Also, consider that of God were changeable, then we wouldn’t have any assurance that he could answer our prayers. He wouldn’t know what the future holds anymore than we do. If I could persuade God to change his mind/purpose, what says I could keep him from changing it back again? Power in prayer depends on the immutability of God. In addition, salvation is dependent on it as well. Look again at that well known verse in Mal. 3:6- “For I the Lord do not change; therefore you, O children of Jacob, are not consumed.” In other words, if we served a changeable God, he would have destroyed us all a long time ago. Our sin and unfaithfulness would have evoked a mood swing and he would have wiped us off the face of the earth. However, God will never go back on his promise to save us in Jesus Christ.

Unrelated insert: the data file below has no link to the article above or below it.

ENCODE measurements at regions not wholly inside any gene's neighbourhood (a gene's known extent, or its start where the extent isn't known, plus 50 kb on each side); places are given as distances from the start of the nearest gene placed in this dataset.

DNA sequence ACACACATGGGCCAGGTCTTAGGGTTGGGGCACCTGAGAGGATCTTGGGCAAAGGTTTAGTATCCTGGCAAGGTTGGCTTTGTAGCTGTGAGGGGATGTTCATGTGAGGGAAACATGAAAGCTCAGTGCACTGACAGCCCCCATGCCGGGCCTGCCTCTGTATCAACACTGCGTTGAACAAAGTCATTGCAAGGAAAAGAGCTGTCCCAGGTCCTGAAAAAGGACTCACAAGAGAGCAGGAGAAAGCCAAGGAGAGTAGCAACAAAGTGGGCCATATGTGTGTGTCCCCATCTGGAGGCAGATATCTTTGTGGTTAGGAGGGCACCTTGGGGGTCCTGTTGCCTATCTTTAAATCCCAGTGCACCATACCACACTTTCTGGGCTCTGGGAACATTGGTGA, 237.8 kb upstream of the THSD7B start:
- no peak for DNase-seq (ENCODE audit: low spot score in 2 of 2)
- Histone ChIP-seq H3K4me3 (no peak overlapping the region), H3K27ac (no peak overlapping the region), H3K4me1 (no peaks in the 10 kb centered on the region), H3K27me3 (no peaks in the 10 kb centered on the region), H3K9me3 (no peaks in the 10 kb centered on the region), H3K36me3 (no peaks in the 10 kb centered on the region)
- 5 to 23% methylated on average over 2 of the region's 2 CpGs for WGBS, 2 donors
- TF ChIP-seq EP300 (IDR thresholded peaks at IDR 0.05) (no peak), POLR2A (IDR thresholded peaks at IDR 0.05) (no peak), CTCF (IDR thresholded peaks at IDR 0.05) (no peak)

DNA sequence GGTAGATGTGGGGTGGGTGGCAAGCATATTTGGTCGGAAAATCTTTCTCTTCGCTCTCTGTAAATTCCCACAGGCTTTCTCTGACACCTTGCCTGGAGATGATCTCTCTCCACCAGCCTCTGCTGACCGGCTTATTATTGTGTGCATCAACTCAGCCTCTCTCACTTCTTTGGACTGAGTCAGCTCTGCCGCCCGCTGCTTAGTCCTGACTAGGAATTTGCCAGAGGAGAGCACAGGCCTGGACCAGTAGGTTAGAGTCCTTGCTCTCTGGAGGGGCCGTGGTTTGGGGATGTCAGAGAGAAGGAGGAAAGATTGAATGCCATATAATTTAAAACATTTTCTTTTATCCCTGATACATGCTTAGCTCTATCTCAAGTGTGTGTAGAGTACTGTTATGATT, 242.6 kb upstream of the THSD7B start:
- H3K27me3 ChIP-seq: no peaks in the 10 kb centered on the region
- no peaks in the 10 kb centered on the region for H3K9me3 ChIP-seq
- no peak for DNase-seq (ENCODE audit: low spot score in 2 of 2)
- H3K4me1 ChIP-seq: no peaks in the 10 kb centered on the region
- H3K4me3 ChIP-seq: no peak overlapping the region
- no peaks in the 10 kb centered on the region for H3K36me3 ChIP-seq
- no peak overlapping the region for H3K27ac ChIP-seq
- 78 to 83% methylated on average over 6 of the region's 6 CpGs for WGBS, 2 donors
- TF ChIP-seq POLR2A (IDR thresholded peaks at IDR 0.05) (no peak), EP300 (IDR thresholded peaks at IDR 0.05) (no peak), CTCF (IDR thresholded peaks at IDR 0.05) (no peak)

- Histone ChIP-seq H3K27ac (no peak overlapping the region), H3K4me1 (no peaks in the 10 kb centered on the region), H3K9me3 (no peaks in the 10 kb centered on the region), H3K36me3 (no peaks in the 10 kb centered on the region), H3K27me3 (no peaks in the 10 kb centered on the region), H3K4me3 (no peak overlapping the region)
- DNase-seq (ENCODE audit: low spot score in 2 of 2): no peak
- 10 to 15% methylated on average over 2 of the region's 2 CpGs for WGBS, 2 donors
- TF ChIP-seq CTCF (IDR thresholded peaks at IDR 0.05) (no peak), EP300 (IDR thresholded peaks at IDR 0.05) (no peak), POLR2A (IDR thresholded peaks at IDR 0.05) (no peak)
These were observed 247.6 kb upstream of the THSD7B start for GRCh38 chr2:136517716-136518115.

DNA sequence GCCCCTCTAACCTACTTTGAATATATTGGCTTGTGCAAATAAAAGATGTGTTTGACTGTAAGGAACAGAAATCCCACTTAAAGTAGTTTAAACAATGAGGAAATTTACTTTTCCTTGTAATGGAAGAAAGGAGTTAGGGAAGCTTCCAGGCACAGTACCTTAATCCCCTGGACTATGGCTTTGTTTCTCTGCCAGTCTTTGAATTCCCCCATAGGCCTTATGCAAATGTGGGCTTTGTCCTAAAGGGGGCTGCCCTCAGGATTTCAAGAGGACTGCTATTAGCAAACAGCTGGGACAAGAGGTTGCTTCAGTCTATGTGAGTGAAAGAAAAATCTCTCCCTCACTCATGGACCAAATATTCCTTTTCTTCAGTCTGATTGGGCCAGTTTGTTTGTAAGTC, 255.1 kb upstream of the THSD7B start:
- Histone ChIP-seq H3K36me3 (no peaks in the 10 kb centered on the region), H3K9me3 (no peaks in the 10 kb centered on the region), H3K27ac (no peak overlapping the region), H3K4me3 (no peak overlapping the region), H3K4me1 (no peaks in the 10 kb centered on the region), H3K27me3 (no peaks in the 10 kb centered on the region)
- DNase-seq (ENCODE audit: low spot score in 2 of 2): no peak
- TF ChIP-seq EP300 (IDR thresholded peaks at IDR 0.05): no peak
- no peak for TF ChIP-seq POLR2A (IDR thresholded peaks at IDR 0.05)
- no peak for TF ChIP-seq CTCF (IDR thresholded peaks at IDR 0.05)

On his death bed, Oliver Cromwell asked his minister, “Tell me, is it possible to fall from grace?” The minister replied, “No, it is not possible.” “Then I am safe,” said Cromwell, “for I know that I was once in grace.” He thought about this a while and then said, “I think I am the poorest wretch that lives, but I love God, or rather, am beloved of God.” Our love and faithfulness to God ebbs and flows, but his love for us is always the same because he is the God who never changes.
**Note: Much of this post is derived from a study I am doing in Philip Ryken’s book, “Discovering God in Stories from the Bible”